That, in turn, will mean a bond-market implosion in 2022. I’ll make that another prediction, but only with the caveat that the Fed will chicken out for certain as bond yields start soaring and possibly even before total implosion happens.

Unfortunately for the Fed, inflation will remain hot on its heals; so any move back away from tapering its bond purchases is a move to keep fueling inflation — at least for as long as shortages persist, likely longer as some things become vicious self-feeding inflation vortices. That could create a worse form of chaos as bonds may then wrestle with who to follow — the Fed or assured mutual destruction by inflation.

Now, as to why junk bonds are pricing so low that factoring inflation in takes their rates negative, I’d say they are just following the lead of the treasury market where all experts are failing to say anything about how the market is not pricing in inflation because the market is only pricing where the Fed decides to price it (yield-curve control). They are BELIEVING inflation will be transitory, inspite of the indicators above, because they bizarrely continue to believe treasury yields contain accurate price information and mysteriously fail to realize all price discovery was drained out of the treasury market a long time ago.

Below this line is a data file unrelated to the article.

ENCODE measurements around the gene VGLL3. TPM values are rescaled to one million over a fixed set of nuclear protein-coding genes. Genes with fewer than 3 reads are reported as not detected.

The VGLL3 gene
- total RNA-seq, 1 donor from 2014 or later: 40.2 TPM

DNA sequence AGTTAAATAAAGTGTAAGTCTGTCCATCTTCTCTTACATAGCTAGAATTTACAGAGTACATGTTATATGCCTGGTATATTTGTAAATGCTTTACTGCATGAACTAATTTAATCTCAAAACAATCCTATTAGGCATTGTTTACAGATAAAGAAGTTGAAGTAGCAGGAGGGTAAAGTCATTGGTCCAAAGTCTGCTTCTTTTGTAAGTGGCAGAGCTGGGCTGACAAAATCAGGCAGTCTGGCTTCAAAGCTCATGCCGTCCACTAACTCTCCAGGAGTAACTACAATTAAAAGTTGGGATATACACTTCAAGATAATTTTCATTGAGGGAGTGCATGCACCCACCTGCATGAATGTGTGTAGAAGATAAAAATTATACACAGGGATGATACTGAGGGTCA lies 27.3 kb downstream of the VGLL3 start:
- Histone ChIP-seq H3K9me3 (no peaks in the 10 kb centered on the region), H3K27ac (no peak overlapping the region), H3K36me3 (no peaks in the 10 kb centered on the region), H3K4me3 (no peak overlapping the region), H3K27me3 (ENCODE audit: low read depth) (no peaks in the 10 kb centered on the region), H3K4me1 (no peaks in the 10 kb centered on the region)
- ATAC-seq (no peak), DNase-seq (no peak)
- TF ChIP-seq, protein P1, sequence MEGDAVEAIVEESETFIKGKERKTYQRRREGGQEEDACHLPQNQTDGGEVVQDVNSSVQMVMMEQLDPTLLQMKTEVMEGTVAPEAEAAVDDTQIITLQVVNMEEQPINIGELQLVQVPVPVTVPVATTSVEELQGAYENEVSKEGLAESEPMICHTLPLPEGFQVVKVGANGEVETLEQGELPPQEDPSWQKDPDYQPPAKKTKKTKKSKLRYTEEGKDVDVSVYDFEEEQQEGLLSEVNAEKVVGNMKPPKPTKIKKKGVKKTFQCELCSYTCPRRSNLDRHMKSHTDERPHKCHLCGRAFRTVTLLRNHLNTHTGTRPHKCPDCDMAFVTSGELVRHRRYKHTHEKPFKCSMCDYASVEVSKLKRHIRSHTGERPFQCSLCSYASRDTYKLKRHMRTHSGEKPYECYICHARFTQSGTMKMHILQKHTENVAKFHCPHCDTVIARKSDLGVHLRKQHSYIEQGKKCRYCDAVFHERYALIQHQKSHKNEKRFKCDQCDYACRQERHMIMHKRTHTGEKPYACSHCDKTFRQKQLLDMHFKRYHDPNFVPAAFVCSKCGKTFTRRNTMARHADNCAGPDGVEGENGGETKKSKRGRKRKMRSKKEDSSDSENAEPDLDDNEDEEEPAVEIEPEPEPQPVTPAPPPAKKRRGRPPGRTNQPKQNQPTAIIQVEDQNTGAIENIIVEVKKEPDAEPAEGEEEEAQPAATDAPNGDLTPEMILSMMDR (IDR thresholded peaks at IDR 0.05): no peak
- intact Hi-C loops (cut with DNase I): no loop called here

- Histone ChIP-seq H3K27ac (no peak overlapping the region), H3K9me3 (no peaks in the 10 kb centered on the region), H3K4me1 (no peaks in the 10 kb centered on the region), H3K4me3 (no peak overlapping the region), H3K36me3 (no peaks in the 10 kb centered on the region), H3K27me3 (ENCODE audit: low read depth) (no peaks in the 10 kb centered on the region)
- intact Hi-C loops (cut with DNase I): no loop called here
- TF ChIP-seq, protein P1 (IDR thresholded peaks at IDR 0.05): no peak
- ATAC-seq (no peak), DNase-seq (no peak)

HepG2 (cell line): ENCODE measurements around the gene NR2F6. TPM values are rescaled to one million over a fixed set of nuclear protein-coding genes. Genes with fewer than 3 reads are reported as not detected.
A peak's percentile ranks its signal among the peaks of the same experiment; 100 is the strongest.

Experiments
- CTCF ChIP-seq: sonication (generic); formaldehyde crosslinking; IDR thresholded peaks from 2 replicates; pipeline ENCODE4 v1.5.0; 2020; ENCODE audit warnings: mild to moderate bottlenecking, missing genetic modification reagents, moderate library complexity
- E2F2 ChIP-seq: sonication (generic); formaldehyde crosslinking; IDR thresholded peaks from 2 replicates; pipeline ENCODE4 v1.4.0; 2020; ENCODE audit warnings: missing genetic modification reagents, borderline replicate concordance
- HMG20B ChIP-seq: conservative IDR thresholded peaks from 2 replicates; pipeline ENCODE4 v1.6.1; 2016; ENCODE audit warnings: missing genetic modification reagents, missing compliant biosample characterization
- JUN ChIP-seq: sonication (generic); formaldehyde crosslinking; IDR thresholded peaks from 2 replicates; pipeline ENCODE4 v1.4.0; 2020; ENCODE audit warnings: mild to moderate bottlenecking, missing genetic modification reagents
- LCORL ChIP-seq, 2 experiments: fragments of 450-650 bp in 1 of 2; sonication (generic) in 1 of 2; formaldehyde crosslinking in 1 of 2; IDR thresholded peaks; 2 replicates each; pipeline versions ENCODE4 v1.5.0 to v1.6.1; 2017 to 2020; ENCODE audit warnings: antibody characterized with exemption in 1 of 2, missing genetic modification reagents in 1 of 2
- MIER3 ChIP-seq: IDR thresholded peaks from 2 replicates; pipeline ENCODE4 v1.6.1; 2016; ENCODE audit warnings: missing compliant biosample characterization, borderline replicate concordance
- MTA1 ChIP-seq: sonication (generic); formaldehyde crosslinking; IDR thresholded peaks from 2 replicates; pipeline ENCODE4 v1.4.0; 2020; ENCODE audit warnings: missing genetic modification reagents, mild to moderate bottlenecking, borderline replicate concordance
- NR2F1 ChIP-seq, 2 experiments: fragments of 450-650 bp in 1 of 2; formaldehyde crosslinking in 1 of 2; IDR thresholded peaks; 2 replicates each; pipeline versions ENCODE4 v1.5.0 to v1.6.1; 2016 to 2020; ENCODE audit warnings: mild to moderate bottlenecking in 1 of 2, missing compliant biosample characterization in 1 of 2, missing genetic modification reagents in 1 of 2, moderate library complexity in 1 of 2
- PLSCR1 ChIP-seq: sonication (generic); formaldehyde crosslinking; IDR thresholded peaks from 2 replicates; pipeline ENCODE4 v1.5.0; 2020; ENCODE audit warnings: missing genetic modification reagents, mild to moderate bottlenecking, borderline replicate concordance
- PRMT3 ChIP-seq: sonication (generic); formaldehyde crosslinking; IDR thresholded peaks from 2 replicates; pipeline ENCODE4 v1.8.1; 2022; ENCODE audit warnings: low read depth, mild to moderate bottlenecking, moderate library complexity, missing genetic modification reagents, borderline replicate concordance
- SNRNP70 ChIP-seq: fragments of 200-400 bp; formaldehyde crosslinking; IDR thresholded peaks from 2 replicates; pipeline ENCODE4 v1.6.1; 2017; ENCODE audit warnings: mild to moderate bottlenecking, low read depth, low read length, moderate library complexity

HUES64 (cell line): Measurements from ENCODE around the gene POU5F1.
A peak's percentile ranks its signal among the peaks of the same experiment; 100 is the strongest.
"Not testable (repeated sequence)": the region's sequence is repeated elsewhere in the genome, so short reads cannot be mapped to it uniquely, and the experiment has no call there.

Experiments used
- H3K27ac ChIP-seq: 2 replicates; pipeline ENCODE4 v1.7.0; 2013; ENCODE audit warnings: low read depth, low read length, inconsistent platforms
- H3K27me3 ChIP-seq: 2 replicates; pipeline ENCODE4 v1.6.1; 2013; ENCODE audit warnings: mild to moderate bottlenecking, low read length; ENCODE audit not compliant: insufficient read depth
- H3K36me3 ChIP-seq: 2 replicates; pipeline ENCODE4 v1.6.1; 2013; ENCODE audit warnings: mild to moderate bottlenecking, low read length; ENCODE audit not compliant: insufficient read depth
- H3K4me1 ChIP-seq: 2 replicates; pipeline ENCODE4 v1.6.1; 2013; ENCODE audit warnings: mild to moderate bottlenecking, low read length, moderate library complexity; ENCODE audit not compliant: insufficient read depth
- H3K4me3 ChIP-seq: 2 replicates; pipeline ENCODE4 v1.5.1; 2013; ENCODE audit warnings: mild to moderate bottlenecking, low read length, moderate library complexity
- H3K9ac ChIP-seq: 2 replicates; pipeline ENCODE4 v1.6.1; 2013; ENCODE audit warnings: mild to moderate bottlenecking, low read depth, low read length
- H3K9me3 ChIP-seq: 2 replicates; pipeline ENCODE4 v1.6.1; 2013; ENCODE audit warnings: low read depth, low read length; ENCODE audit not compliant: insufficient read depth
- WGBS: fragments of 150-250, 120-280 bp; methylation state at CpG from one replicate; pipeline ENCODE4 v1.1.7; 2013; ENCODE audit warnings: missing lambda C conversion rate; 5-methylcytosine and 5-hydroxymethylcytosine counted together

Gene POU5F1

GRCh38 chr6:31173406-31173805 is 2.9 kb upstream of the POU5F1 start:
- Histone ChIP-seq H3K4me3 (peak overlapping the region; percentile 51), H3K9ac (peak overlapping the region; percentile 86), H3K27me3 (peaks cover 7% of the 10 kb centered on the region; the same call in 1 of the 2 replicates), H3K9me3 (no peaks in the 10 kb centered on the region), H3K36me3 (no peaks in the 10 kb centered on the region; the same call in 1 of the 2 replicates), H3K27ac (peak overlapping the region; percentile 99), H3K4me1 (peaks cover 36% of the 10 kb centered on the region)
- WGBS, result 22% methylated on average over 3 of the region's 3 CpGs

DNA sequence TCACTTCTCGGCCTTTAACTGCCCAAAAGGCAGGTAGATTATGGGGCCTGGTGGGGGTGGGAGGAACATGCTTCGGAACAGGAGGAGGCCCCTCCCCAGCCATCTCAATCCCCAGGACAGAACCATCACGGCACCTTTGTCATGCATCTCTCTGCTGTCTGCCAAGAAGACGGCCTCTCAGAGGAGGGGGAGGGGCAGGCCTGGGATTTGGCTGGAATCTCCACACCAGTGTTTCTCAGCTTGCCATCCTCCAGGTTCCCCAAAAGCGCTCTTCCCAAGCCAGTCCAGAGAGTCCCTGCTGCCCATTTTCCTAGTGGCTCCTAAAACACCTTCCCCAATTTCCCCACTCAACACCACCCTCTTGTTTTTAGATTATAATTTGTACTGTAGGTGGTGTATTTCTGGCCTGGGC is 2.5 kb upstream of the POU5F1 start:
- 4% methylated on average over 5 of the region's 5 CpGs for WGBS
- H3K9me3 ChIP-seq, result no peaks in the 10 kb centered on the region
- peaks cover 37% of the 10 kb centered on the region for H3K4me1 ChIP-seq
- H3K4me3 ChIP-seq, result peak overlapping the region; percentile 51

The bond market, in other words, is foolishly continuing to believe the Fed’s transitory narrative, even though inflation is not believing it at all. Expect such lame thinking to fade away as Fed treasury bond purchases fade away and then to slide quickly as realization grips the entire bond market. Suddenly there will be no buyers remaining.

Federal Reserve balance sheet reduction not happening yet even as the Fed applauds its own success
Janet Yellen

Janet yellin’ at the moon

Yet, only today, former Fed Head Janet Yellen started saying that inflation is not likely to be persistent, as it will end sometime in the latter half of 2022.

“I expect improvement by the middle to end of next year… second half of next year.”

Zero Hedge

Hold it? Did Yellen just redefine “transitory” as meaning “lasting for a couple of years?”